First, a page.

Customer Programmes: Innovation is not about wearing a white coat | Milner Strategic Marketing

Customer Programmes: Innovation is not about wearing a white coat

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As we start 2010, I am sure that many of you in corporate or product leadership roles are wondering how to build and sustain competitive advantage in the market this year. In his weekly column in the FT (16th December 2009), the celebrated economist John Kay warned us not to think it is the technology in our products that makes them competitive. No, he said;

“Pioneers are routinely pushed aside by rivals whose skills are in the marketplace rather than the laboratory.”

In my research on the marketing secrets of Silicon Valley, part of the winning market strategy was to ensure customer and market interaction at multiple levels in the company. This included customer contact with the entire leadership team, product development engineers and product managers as well as the traditional customer contacts with sales, customer service and marketing.

Multiple customer contact may be a cultural or practical step too far at this stage for your company.

So if I had to recommend one thing that you could do in 2010, then I would suggest you run your first customer conference if you haven’t already done that. Even if you only have a few customers at this stage or you are wondering what you could possibly fill a one or one and half day conference with, my experience has shown me that this is a transforming event in a company’s relationship with its customers.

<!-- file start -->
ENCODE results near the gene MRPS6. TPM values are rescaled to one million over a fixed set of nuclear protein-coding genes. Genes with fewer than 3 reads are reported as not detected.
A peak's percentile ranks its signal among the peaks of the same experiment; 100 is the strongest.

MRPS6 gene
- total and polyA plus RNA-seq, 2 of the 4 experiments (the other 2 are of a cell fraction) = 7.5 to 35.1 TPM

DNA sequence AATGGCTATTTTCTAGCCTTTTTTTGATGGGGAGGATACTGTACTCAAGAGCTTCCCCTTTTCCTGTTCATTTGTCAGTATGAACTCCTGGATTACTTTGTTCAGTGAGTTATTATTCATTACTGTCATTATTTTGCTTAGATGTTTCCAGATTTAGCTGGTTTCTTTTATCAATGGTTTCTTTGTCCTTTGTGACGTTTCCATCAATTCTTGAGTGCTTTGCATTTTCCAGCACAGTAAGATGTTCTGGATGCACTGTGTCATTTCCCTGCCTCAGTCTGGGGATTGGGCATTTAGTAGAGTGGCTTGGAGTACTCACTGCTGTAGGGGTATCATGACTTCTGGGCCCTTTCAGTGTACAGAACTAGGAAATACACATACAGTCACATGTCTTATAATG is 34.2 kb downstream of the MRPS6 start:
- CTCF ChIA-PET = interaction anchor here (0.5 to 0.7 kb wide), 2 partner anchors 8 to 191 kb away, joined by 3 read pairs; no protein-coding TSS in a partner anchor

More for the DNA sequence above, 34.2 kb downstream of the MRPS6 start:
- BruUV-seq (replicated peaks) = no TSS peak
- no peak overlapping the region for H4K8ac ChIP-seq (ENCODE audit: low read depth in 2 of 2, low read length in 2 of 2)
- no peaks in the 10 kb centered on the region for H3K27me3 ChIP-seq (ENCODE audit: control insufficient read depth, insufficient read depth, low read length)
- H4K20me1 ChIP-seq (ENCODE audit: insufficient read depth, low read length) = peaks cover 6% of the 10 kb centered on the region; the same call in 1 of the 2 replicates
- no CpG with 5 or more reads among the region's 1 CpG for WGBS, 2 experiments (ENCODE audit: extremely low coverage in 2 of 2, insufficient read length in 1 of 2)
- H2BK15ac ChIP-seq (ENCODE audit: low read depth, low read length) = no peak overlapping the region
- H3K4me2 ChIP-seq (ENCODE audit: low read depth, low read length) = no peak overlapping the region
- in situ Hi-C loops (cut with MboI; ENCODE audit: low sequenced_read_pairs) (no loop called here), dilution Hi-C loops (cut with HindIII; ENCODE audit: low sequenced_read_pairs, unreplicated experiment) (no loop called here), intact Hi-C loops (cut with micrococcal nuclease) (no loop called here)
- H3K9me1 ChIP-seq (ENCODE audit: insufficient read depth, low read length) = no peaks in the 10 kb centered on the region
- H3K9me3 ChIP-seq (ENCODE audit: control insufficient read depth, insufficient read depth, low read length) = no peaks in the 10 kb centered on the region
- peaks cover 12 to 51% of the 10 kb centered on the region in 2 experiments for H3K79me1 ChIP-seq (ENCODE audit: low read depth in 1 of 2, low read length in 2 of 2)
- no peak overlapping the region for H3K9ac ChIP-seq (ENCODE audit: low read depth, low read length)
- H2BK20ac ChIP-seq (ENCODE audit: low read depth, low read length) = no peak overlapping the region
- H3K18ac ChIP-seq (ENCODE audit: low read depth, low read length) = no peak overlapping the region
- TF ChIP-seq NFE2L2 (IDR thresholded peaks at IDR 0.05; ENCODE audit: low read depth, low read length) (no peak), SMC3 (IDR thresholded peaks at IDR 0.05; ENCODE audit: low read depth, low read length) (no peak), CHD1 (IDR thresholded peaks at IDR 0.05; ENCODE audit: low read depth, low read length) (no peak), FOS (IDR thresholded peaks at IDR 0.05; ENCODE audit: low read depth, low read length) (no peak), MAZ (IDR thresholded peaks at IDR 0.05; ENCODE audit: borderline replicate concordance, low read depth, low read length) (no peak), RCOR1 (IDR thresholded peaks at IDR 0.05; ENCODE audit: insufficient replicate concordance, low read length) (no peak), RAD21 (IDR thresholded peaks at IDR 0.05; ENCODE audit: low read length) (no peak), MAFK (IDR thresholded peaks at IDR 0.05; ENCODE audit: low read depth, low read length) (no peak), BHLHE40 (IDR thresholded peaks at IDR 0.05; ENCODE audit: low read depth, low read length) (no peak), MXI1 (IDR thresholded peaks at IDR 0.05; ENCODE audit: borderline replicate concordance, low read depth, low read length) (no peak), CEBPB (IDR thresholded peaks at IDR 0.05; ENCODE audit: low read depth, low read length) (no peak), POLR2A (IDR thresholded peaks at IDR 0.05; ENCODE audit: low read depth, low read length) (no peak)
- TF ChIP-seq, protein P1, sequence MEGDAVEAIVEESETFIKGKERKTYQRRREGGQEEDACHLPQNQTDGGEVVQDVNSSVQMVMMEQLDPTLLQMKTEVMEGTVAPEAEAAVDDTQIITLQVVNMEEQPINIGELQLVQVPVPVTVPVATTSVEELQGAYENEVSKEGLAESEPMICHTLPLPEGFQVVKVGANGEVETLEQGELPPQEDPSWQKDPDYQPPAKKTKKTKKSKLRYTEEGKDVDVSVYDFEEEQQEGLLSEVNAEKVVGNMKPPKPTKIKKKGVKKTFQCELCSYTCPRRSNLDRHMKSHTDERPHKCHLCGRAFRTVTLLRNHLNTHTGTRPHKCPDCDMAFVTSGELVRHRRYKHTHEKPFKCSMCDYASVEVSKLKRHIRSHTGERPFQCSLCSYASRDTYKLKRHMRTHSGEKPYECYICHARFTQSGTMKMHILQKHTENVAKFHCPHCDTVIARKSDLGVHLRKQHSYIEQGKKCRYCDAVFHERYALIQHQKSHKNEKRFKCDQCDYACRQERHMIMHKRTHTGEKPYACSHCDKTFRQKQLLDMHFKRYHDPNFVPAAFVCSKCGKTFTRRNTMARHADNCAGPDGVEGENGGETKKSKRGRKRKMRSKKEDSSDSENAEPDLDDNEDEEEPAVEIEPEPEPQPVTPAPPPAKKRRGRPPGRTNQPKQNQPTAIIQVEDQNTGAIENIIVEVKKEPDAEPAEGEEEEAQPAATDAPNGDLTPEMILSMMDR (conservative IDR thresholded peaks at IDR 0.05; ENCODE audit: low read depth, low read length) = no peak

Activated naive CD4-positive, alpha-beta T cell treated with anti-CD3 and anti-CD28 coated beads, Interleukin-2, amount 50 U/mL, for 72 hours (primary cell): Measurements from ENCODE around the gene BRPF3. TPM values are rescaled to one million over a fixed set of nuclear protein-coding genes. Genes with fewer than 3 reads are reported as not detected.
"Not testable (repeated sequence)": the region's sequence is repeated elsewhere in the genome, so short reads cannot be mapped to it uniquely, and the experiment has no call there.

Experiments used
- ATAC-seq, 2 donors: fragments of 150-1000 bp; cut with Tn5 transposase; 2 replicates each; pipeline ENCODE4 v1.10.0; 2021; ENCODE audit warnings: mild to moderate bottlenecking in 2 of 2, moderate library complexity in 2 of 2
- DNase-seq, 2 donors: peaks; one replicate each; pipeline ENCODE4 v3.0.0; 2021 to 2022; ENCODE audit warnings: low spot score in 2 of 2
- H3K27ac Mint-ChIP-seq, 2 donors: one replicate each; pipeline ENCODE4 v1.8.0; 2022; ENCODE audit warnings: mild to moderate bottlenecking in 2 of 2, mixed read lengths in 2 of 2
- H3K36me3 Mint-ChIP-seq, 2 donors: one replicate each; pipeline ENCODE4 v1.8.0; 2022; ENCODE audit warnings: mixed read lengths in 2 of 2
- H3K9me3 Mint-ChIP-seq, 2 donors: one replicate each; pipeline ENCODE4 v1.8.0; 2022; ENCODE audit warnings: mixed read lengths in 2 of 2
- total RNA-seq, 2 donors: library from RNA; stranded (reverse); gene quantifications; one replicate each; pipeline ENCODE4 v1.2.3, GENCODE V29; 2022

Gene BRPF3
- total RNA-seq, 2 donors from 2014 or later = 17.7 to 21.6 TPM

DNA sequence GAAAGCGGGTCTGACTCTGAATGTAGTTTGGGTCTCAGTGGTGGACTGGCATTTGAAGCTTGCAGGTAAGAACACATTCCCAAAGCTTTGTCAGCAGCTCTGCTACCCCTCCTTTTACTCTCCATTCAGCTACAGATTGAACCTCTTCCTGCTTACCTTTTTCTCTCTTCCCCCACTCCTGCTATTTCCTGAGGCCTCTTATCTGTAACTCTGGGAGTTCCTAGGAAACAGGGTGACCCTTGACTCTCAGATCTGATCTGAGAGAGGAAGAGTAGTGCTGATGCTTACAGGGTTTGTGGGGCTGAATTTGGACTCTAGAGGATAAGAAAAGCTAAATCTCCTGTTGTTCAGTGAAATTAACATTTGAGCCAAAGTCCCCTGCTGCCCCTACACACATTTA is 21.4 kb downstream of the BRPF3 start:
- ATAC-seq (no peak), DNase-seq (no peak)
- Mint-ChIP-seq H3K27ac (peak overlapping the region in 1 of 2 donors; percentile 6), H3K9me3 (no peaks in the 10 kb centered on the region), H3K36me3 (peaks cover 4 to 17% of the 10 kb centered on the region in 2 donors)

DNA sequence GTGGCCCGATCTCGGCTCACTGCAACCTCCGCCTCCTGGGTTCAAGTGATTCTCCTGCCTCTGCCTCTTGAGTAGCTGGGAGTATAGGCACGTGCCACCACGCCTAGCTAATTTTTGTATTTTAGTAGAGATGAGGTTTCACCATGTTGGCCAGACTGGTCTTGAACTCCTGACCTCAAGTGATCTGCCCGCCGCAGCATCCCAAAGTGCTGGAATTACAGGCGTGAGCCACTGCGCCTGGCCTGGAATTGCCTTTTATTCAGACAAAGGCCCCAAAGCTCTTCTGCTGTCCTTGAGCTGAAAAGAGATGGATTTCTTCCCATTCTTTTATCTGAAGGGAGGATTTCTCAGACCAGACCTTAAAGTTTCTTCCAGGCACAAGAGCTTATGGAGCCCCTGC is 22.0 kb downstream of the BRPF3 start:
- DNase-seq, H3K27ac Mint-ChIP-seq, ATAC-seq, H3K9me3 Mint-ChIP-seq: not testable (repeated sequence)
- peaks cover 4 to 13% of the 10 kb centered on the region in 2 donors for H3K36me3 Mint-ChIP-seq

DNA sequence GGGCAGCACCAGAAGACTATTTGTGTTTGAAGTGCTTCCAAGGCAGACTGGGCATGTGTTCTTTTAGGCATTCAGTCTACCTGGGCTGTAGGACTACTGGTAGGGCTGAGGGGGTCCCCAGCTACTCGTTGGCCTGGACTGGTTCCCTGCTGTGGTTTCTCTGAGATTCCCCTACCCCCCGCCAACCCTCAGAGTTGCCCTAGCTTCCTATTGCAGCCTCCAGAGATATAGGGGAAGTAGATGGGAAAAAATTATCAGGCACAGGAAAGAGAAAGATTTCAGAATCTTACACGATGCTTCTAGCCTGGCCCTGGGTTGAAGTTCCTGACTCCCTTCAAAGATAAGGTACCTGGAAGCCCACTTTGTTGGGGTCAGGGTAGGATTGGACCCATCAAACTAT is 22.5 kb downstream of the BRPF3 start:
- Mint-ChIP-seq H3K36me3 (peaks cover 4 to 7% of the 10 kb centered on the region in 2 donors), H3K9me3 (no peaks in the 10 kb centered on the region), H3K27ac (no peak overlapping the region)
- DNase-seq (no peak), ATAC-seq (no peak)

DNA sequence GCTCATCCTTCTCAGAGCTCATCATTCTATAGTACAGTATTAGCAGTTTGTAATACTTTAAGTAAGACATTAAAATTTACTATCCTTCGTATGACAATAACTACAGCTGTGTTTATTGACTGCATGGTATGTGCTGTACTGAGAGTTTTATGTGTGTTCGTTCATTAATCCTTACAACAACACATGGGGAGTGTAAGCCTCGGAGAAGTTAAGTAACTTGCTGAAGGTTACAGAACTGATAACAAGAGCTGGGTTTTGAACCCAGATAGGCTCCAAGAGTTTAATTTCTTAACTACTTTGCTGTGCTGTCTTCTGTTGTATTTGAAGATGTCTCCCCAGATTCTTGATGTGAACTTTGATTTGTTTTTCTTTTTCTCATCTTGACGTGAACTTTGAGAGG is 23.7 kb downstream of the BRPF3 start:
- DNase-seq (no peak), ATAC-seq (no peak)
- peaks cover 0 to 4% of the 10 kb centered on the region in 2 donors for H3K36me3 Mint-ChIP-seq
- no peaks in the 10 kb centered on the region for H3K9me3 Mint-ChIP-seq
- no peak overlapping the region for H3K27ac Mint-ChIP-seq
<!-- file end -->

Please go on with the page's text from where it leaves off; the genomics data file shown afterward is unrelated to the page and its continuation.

The first customer conference we ran for a company was small with 13 delegates from seven companies. By the time of the third customer conference two years later, there were 47 delegates from 21 customers. The conferences built:

  • customer loyalty
  • reference customers
  • contact between multiple levels in the host company and its customers
  • friendship and personal relationships with and between customers

These may sound like soft benefits but they genuinely flow through to revenues and company reputation. John Kay’s column was titled Innovation is not about wearing a white coat and he reminded us that “Apple may not be at the frontiers of science but are in close touch with consumers.” And what would you prefer; to produce a technically superior MP3 player or be Apple? I know what I would want.

If you want to have an informal chat about the practicalities of designing, developing and running a customer conference then please contact us.

Best wishes for 2010.

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